Is M4/3 being left behind ? Features-wise

Started Jan 8, 2013 | Discussions thread
SirSeth Veteran Member • Posts: 9,910
Man, my perspective couldn't be more different.

Not that yours is wrong, but here is mine polar opposite perspective.

Features can be gimmicks and things that seem like gimmicks can turn out to be killer features. For example, Canon and Nikon people said the Olympus super sonic wave filter (which virtually eliminated dust starting in 2004) was cited as a gimmick until Nikon and Canon stopped ignoring the problem years latter. Still nothing is better than the SSWF. Talk about added value because it was done right the first time.

There seems to be a couple of things you point out as evidence that Olympus is "behind": one of them is PDAF on the sensor. You seem to think it has added tremendous value? But what value? The real value of PDAF for Olympus would be that the 4/3rds Zuiko zooms (which have all but been orphaned) would be fully compatible on a micro4/3rds body. These DSLR lenses were made for PDAF. But if that's the main perk, Nikon has nothing to gain. People are not clamoring to slap their large AF Nikkors on their V1 and J1 bodies are they? Is that even possible? Besides, Nikon hasn't orphaned their Nikkor lenses--they are still making new DSLRs like the D5200.

This week Fuji suddenly has PDAF. Great! But it's not to put DSLR optimized lenses on it right and their AF has been so slow compared to Oly and Panasonic that even if this brings them up to current OM-D and GH3 standards for AF speed, it's unlikely that Fuji will be wiping the floor with Olympus now that they suddenly have PDAF. If anything Fuji is going to catch up. That's it. The recent PEN and GH series have some of the most competitive AF in any system to produce a mirrorless camera in the past 2 years.

It doesn't mean I'm against PDAF on sensor. It's just that Olympus will do it right the first time and it will result in tremendous added value as suddenly people will be able to AF fast with their 4/3rds zooms on an enthusiast or pro mirrorless body. There is really very little added value for Nikon, Fuji, Canon, or Samsung to add PDAF. Now Sony is a different story. Do they have PDAF on sensor with NEX? I wasn't aware. They do have a SLT adapter to mount their A mount lenses. I've not heard that that's a great experience, but I could be wrong. My feelings on that are that the native NEX lenses are already to large for the NEX bodies in the first place. Adding a large adapter and large A mount lens doesn't look like a great solution. However, I think if Olympus made an OM-D Pro with vertical grip that I could mount my 11-22mm, 14-54mm, 50-200mm, it would be killer. Almost like an E-620 size with native 4/3rds lenses.

Ok, and this is just one example. Sure there are features that Olympus doesn't have like PDAF.... yet. But they will and it will add value like no one has been able to do as of yet. People also harp on focus peaking. Sony has the corner on that right? Does everyone else do focus peaking? I don't think so. Olympus would if they could without patent lawsuits. They have focus magnification. Sure I want focus peaking, but hey Canon, Nikon, Samsung, and Sony don't have 5-axis IS or the lens catalog that Olympus/Panasonic has. Man, that's added value. Focus peaking is small potatoes. I agree it's not a gimmick, but other things are more important and not having focus peaking doesn't mean that Olympus is falling behind.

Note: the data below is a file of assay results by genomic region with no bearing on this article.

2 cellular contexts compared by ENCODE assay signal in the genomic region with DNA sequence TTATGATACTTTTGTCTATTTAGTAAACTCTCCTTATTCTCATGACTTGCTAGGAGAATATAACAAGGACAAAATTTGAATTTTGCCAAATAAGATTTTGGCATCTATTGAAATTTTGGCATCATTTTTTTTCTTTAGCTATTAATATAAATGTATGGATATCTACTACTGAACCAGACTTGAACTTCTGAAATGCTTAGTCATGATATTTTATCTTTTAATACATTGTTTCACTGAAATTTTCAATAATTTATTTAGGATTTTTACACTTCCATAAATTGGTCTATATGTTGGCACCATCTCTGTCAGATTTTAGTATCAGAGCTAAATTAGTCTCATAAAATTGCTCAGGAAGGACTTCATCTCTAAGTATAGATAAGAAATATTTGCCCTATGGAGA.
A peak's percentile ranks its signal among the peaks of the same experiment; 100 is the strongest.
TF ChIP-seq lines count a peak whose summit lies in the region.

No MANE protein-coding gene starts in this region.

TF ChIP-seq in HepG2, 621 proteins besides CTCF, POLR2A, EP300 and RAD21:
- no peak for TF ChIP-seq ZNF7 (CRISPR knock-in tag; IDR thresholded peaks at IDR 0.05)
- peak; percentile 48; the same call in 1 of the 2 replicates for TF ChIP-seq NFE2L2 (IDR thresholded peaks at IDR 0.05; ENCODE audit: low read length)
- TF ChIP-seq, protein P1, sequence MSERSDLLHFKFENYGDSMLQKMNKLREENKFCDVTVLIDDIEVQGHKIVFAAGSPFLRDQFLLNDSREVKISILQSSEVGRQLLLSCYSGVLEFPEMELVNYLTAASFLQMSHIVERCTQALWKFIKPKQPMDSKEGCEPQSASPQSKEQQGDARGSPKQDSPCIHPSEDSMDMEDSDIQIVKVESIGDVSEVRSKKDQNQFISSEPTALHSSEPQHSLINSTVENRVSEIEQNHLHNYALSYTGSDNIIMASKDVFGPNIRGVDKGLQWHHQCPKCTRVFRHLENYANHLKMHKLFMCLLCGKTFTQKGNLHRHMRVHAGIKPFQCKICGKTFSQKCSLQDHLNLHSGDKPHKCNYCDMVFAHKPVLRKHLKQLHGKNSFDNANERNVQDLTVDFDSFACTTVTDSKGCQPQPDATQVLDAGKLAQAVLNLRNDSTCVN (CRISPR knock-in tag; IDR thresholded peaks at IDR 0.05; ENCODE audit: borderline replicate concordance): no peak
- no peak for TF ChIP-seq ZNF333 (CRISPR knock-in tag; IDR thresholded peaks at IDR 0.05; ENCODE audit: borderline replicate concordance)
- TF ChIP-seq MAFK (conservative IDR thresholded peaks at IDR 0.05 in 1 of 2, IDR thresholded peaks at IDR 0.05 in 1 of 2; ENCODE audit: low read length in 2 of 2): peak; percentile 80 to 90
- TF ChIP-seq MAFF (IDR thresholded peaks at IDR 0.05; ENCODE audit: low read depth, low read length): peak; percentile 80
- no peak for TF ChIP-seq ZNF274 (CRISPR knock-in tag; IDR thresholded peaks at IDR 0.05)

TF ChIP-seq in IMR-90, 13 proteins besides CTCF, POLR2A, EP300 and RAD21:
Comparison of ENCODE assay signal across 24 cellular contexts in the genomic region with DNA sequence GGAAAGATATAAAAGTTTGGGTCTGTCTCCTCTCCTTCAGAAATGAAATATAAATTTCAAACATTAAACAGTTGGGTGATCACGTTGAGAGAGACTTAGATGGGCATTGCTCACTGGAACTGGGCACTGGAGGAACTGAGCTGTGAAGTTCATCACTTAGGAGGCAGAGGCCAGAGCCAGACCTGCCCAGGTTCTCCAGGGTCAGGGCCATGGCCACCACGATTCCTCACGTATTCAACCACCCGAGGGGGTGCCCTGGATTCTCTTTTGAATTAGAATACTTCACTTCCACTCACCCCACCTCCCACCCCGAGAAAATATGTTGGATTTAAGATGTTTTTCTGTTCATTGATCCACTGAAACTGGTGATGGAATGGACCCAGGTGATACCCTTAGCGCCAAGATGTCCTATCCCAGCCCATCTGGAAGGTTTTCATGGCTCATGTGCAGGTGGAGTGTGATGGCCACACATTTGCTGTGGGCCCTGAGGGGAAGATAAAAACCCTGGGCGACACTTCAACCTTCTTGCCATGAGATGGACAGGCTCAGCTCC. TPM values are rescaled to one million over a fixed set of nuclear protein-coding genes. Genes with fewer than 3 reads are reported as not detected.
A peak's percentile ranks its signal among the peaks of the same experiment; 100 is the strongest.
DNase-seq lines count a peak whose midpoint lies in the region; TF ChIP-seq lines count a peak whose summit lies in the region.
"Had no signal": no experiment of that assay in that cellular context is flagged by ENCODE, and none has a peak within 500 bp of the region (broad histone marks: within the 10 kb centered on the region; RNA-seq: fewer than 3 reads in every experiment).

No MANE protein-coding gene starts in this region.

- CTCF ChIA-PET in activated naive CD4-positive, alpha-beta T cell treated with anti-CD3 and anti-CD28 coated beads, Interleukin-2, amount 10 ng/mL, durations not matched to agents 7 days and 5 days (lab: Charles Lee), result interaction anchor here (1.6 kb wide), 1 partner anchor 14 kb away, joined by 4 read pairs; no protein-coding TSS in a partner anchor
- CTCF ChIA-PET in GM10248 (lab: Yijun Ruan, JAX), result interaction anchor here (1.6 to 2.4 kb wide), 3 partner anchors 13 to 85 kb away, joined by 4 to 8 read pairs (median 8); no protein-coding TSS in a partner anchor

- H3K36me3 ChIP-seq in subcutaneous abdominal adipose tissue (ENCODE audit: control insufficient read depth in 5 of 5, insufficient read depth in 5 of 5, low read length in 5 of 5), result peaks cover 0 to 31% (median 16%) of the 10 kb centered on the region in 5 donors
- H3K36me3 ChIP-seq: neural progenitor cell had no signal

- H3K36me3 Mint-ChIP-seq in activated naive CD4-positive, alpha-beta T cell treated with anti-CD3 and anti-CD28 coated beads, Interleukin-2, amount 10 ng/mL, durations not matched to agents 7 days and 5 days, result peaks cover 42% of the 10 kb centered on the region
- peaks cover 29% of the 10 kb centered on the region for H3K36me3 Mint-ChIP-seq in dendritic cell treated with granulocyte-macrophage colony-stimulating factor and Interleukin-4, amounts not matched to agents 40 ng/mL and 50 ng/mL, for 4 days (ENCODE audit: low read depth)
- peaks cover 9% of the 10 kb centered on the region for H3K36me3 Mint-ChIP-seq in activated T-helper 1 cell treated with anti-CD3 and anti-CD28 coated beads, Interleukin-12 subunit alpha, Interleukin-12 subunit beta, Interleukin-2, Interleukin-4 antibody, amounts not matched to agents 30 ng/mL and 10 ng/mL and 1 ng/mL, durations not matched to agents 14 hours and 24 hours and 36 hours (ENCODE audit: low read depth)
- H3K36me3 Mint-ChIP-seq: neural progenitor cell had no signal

I could go on and on, but basically, nothing holds a candle to the OM-D for performance, versatility, lens selection, and actual added value features that matter to photography. The same could be said about Panasonic and large sensor video. They are cleaning up and the folks that really know what matters (and not just what looks good on a spec sheet) are voting with their wallets.

That's my perspective only. For me Olympus offers the best mirrorless system right now--and it's really no contest. Nikon and Canon mirrorless are totally innocuous because they don't have the guts to cannibalize their DSLR offerings. Sony is kicking with their NEX6 and NEX7 only imo. Fuji has a nice little niche (are trying to be Leica-like) but it's not all a bed of roses there either. Olympus is hinting at their OM-D Pro and my money is on that being a winner.



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What if the hokey pokey really is what it's all about?

 SirSeth's gear list:SirSeth's gear list
Olympus E-1 Sony Alpha a7 Olympus Zuiko Digital ED 50-200mm 1:2.8-3.5 SWD Olympus Zuiko Digital 11-22mm 1:2.8-3.5 Sony FE 28-70mm F3.5-5.6 OSS +4 more
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